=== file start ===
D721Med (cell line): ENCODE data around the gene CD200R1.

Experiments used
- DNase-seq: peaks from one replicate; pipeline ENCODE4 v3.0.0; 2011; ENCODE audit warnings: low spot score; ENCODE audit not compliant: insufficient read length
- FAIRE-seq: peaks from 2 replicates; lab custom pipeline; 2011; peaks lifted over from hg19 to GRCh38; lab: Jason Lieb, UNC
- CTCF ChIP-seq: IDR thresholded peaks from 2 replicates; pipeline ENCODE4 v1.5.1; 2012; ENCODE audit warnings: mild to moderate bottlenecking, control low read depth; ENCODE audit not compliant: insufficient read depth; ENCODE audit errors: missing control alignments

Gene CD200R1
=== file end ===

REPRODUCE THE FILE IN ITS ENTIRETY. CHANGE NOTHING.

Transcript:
D721Med (cell line): ENCODE data around the gene CD200R1.

Experiments used
- DNase-seq: peaks from one replicate; pipeline ENCODE4 v3.0.0; 2011; ENCODE audit warnings: low spot score; ENCODE audit not compliant: insufficient read length
- FAIRE-seq: peaks from 2 replicates; lab custom pipeline; 2011; peaks lifted over from hg19 to GRCh38; lab: Jason Lieb, UNC
- CTCF ChIP-seq: IDR thresholded peaks from 2 replicates; pipeline ENCODE4 v1.5.1; 2012; ENCODE audit warnings: mild to moderate bottlenecking, control low read depth; ENCODE audit not compliant: insufficient read depth; ENCODE audit errors: missing control alignments

Gene CD200R1